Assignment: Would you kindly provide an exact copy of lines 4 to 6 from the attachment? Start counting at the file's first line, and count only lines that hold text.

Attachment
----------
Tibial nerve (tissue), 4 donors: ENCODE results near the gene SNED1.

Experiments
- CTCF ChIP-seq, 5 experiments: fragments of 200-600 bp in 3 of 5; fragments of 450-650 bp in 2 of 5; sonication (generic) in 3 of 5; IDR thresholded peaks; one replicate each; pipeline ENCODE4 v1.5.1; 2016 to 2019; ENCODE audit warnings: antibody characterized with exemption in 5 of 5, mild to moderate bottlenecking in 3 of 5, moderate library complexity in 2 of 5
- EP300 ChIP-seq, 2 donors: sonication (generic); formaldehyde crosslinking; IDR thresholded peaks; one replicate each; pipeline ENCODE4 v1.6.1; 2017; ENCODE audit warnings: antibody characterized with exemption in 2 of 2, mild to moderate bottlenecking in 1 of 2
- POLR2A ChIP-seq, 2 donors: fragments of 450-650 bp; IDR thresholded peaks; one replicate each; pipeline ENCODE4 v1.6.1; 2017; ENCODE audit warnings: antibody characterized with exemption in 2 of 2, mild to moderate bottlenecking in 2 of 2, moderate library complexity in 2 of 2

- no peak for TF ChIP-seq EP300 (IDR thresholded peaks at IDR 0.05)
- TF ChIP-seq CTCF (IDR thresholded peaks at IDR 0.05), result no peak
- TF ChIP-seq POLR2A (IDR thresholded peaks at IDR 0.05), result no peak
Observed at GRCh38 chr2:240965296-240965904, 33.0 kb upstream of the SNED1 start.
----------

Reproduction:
- EP300 ChIP-seq, 2 donors: sonication (generic); formaldehyde crosslinking; IDR thresholded peaks; one replicate each; pipeline ENCODE4 v1.6.1; 2017; ENCODE audit warnings: antibody characterized with exemption in 2 of 2, mild to moderate bottlenecking in 1 of 2
- POLR2A ChIP-seq, 2 donors: fragments of 450-650 bp; IDR thresholded peaks; one replicate each; pipeline ENCODE4 v1.6.1; 2017; ENCODE audit warnings: antibody characterized with exemption in 2 of 2, mild to moderate bottlenecking in 2 of 2, moderate library complexity in 2 of 2

- no peak for TF ChIP-seq EP300 (IDR thresholded peaks at IDR 0.05)